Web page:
Their advertisement almost plays out like a fever dream but is also undeniably memorable. Despite being ridiculous, the ad still places the product at the forefront of the 30 seconds short. 

 
6. PooPourri

Following the same thought process as Squatty Potty, PooPourri endeavours to make the topic of excrement exciting and interesting. 

The comedic delivery of their product pitch, coupled with their figurative, excessively descriptive language and their authoritative and at times sarcastic tone of voice paves the way for a humorous yet captivating advertisement. Authentic and amusing, PooPourri’s advertisement is a perfect marriage of humor and content.

 

How To Be Funny With Your Content

Now that we’ve looked at well and poorly executed case studies, it’s time to delve into our list of 10 tips on how to be funny with content.

10 Ways You Can Create Funny Marketing
  1. Tell anecdotes and stories
  2. Use puns
  3. Keep it relevant and timeless
  4. Use images
  5. Memes and pop culture
  6. Tone and comedic delivery
  7. Word choice
  8. Avoid sarcasm
  9. Ridiculous re-imaginings
  10. Remember the 4 P’s
 
1. Tell anecdotes and stories

Stories will always be more memorable than straight facts, doubly so if it’s a funny and entertaining one.

Instead of writing about straight facts and numbers, try to tell a story with your information.

A funny or self-deprecating anecdote is inoffensive and easy to include and a great way to instill some humour into your piece. 

Take this example:

Want to sell a toothbrush? Here’s how you can with a funny story:

“A lot of things in life don’t last forever. Youth and hair being the most prominent ones. 

I lost my youth to a string of bad chicken fight bets which forced me to spend many youthful summers cleaning the chicken pens. As for my hair, I lost that through a stressful and messy divorce.

Youth, hair and love, how elusive they are! 

One thing that has stood the test of time for me, however, is my toothbrush

And let me tell you why…”

 
 2. Use puns

Puns can be hit or miss but remain generally safe and inoffensive to use, eliciting laughter at its best and an audible groan at its worst. 

Tie in puns with your brand or product names to make them “punny” and memorable.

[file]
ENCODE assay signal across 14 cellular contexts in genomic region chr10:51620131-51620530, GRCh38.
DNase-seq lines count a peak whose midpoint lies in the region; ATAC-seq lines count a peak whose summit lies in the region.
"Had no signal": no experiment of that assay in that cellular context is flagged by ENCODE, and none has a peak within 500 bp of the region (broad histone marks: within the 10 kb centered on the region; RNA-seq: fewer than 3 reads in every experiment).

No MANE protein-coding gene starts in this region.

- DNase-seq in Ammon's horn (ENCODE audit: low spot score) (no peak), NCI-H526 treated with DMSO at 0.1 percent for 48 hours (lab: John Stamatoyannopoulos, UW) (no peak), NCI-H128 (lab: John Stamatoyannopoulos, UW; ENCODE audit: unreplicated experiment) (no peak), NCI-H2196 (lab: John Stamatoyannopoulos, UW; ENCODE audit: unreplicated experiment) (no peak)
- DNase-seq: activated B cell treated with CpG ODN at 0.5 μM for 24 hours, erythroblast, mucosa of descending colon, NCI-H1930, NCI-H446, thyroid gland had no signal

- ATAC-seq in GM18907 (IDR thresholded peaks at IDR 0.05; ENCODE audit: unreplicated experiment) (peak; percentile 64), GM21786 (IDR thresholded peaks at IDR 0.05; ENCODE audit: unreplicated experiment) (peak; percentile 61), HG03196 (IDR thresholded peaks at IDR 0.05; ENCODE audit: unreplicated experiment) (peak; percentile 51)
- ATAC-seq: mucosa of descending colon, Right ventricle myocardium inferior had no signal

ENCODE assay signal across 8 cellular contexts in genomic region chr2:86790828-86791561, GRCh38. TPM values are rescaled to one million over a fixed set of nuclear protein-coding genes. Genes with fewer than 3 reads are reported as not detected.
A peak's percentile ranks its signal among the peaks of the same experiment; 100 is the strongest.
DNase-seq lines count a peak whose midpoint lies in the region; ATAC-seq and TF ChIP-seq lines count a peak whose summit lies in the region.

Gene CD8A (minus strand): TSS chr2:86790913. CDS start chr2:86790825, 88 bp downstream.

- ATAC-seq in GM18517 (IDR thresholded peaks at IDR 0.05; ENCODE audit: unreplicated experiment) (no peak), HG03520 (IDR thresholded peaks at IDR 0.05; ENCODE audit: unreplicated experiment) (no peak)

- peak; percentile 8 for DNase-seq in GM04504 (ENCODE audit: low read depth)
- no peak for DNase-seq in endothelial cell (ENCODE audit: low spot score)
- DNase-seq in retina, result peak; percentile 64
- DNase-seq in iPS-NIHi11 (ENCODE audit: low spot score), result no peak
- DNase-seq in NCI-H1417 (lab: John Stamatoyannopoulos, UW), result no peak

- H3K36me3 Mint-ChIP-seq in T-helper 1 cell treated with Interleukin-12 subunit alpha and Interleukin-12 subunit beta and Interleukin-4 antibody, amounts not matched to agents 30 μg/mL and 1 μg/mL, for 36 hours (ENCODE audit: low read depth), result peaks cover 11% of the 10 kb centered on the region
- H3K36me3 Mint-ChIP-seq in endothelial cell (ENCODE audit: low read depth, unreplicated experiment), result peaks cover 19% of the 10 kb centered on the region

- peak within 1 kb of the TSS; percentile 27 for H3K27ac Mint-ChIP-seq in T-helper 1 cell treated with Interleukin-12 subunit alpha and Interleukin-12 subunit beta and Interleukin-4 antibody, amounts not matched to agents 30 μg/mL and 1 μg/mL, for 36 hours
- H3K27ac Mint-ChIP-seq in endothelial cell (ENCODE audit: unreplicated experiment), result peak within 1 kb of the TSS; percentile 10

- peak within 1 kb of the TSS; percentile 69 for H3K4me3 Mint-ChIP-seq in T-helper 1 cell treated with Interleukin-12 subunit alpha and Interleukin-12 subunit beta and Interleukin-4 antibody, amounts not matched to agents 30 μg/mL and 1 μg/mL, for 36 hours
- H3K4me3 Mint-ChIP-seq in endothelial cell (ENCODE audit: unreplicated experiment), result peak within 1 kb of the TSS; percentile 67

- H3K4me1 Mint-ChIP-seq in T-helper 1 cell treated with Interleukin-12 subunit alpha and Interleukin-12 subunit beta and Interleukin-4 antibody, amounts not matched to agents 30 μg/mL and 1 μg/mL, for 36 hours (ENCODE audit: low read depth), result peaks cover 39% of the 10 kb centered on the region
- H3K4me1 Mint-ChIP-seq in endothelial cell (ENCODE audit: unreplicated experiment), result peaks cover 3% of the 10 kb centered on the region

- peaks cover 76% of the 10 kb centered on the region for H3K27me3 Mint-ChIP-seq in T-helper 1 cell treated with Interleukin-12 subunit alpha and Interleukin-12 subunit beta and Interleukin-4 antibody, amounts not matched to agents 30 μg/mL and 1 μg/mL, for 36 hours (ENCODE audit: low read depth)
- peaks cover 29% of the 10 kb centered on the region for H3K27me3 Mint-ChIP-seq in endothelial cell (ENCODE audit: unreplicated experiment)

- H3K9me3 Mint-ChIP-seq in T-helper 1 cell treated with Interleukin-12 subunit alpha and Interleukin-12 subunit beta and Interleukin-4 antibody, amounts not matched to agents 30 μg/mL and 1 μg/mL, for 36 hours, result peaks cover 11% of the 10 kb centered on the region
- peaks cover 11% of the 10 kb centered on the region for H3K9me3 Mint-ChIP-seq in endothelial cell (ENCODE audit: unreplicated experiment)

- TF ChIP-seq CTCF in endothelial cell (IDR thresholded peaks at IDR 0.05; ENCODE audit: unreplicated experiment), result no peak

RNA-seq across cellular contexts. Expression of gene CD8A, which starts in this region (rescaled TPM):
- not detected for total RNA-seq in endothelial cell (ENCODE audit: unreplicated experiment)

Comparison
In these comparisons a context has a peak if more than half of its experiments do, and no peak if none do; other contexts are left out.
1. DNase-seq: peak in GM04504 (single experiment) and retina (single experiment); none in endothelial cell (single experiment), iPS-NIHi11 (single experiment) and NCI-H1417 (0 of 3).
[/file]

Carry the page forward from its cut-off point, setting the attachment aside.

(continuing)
Here’s an example from Old El Paso targeting the London audience, “Another Damp BBQ? Fajitaboutit.”

 

3. Keep it relevant and timeless

Creating an engaging and informative piece of content can take a lot of work. If you’re going to be investing the time to write a quality, humorous piece, then you should also endeavour to keep it timeless and relevant.

You don’t want your readers to come upon an old content piece only to be turned away by jokes that have aged. What you once thought was funny might have become offensive and or irrelevant over time.

Think of jokes and humour that are timeless (like puns) that don’t rely on current events, trends, or fads.

Strive for creating funny evergreen content, the type that stands the test of time and is made for search engines. Here’s a guide

 
4. Use images

The age-old adage of a picture being equal to a thousand words is not always true. Instead, a funny picture is often easier to digest and laugh at than a thousand words! 

Pick images that are relevant to your content and use them strategically – you don’t want your readers being put off by excessive imagery.

A funny caption or quote can go a long way as well! Tie the 2 together for perfect, comedic harmony.

 

5. Memes and pop culture

 


It might come off as contradictory to suggest the use of popular culture in humour. Especially when one of the tips suggest keeping your content relevant and timeless. But leveraging popular culture in your humour is great for attracting a wider readership.

To be safe, exercise caution and proper knowledge of current trends and popular culture. There are many contemporary examples of clueless corporate executives struggling to relate to the younger generation. 

Their attempts fail as they try to inorganically incorporate memes and youth culture into their campaigns. Such failure can only serve to alienate your entire readership.

Stick with uncontroversial topics. And be sure to incorporate your brand or product with popular culture and trends in a meaningful and impactful way. Make it memorable and humorous – to the point where your content adds to the experience.